After the tour of the first floor things got a little weirder. The decor so far had been pretty garish and not incredibly tasteful. It's the kind of place you expect to see anytime a black velvet painting of dogs playing poker. But after a walk down a mirrored staircase, we saw stuff like this:

Three TV sets, so every channel could be on at once. Actually, there was at least one TV in every room. Note the mirrors on the ceiling.

Billiards Room, walls and ceiling done in pleated fabric

Another stairway, this one mirrors AND green shag carpet, because classy.

First look at the famous Jungle Room. Note the carpeting on the ceiling.

Waterfall Wall in the Jungle Room. Note the teddy bear.

The tour then continues outside, through some outbuildings and around the grounds. Horses are still maintained on the property. Last stop of course is the Meditation Garden and family graveyard.

Back of the home

The cee-ment pond

One more line to wait in, this time to board the shuttle back across Elvis Presley Boulevard to explore the museum of cars, artifacts, clothing, awards, etc. This turned out to be much more entertaining than Graceland itself.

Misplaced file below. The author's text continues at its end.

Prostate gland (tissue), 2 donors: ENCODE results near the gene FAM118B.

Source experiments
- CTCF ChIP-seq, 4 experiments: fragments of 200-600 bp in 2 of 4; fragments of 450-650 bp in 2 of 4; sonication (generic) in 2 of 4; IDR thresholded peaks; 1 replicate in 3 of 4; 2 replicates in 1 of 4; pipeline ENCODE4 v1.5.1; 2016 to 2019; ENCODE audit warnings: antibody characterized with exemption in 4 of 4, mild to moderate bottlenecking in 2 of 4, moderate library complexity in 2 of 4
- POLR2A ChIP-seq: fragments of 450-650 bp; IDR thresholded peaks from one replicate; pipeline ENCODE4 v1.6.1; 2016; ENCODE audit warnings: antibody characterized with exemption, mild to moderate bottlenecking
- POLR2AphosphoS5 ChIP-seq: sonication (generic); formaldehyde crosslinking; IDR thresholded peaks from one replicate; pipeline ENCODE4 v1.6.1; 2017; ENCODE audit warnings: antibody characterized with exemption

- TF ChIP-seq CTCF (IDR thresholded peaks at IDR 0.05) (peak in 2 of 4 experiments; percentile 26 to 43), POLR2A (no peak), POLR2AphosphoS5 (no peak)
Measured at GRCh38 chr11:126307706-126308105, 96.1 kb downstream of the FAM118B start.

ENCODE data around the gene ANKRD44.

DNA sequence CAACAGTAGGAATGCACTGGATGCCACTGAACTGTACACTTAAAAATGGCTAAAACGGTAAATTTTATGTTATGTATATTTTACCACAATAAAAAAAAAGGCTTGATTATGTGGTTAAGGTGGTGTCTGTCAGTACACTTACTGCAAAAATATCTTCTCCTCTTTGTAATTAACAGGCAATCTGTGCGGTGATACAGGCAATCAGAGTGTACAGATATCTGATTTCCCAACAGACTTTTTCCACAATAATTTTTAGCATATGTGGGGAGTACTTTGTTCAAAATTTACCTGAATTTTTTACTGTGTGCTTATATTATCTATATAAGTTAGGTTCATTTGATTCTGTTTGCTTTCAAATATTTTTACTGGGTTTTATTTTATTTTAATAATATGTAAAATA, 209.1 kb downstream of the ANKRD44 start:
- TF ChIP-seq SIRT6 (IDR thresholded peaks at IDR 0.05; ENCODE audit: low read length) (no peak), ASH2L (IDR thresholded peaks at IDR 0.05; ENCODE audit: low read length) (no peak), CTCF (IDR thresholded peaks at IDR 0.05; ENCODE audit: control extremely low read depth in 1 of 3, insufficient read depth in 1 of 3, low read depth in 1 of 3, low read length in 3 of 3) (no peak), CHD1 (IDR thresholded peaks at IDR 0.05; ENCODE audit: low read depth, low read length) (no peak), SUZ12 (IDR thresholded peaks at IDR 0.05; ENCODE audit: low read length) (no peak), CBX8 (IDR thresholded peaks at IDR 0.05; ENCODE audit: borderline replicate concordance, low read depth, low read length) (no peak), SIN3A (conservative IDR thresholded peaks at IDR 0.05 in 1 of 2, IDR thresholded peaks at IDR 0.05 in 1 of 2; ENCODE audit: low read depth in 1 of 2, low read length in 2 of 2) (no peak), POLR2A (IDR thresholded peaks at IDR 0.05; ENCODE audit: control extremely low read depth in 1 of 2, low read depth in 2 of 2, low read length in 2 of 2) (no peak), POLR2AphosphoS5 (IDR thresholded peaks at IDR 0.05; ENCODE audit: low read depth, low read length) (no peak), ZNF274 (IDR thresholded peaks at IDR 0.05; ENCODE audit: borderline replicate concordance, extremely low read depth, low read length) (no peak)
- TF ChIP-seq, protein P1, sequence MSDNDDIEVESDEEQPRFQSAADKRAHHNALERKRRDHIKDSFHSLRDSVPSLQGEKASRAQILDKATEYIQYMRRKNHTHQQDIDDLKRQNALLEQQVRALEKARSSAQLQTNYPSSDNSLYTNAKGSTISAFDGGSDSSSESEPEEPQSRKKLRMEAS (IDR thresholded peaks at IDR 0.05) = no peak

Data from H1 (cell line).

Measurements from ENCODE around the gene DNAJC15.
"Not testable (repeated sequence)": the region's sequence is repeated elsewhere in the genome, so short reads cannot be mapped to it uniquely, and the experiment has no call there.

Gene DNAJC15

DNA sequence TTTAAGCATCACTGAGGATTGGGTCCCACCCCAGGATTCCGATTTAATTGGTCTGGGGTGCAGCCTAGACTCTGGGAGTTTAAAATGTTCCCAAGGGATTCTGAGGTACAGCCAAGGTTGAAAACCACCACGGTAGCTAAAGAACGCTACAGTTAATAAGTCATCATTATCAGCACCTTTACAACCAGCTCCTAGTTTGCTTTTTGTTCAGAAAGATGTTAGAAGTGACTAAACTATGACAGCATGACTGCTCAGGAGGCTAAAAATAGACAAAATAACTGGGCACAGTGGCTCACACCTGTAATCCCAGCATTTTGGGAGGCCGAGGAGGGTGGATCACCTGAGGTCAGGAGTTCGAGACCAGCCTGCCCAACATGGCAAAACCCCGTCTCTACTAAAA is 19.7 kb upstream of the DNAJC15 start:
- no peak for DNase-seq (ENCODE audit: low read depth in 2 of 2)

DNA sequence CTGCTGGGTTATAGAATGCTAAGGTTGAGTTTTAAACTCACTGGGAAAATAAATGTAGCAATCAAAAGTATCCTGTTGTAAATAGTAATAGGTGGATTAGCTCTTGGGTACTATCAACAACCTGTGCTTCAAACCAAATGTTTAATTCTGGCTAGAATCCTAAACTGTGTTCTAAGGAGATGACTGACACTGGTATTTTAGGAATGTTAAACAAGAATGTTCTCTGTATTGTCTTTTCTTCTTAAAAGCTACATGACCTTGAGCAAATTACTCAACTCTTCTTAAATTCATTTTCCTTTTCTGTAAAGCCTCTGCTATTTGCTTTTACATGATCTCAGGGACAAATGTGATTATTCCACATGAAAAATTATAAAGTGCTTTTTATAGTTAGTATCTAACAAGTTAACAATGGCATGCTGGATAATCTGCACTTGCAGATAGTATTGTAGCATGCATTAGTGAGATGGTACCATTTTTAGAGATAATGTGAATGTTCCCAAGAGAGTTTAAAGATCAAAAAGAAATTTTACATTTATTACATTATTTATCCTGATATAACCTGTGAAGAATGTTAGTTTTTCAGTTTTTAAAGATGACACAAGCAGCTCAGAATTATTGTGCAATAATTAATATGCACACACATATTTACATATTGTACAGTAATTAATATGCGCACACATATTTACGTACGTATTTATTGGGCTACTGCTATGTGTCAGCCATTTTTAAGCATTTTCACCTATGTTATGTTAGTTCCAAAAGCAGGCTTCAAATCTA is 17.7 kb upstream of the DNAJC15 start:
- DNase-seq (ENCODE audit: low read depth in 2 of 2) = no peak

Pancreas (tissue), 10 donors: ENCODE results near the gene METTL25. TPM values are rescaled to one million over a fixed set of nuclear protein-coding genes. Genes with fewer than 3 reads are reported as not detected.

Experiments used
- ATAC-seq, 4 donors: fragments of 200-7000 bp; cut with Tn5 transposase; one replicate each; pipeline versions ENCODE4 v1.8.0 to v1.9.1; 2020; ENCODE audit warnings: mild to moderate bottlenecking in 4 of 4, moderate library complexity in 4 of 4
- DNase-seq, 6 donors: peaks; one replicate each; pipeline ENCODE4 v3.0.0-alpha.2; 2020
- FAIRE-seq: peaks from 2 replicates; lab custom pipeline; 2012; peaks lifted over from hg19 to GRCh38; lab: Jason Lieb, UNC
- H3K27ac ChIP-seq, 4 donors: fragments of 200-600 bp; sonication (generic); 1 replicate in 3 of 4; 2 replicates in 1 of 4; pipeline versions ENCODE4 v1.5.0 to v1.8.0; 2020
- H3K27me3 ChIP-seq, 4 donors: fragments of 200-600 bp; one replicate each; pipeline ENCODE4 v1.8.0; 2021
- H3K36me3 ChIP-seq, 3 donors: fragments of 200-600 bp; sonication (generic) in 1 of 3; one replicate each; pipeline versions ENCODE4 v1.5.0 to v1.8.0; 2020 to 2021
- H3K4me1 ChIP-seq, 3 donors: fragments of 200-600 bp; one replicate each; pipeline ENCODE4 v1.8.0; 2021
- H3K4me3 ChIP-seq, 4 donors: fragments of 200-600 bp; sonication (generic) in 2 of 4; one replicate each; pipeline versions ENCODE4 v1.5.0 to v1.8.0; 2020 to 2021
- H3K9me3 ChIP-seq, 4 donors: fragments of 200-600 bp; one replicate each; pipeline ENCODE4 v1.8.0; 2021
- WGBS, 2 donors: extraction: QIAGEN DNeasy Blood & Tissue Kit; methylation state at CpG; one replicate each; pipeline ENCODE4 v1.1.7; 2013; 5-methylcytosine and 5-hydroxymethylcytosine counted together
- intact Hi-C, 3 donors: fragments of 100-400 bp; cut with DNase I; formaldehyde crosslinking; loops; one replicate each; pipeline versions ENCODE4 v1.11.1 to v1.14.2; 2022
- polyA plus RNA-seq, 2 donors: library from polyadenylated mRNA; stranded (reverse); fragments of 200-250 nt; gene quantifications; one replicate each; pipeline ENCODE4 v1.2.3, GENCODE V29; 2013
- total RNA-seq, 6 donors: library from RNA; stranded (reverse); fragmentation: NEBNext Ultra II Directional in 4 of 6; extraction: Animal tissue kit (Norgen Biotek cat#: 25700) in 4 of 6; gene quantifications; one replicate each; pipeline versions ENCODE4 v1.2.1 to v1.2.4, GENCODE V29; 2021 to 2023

Really, to our eyes the home was not very impressive. Unless you are a true believer and get off on just the thought that Elvis once lived here, walked these halls, and farted in these couch cushions, it really is nothing more than a time capsule of the mid-70's. The decor is frankly pretty tacky; lots of mirrors, imitation wood paneling, carpeting on walls and ceilings, outlandish patterns and color schemes, etc.

Not to be cruel (and of course, I just heard Elvis singing "Don't Be Cruel" in my head), but touring the house is more of an insight into how someone who grew up poor thinks rich people live. I was reminded of Navin Johnson, from the Steve Martin movie "The Jerk".

Anyway, on the the museum! Rita particularly enjoyed the cars and motorcycles on display.

You knew there had to be one ...

My personal favorite. I want this one.

Yes, this is Elvis had a pink Willy. Make your own joke here.

And of course, there were also plenty of guitars and bell-bottom jumpsuits.

On the way out, there is one last reminder of his influence on music and impact on the industry a wall of gold records, and a wall of awards.

So there you have it, our 9th wedding anniversary trip to Memphis Tennessee was officially complete. Our overall thoughts and impressions?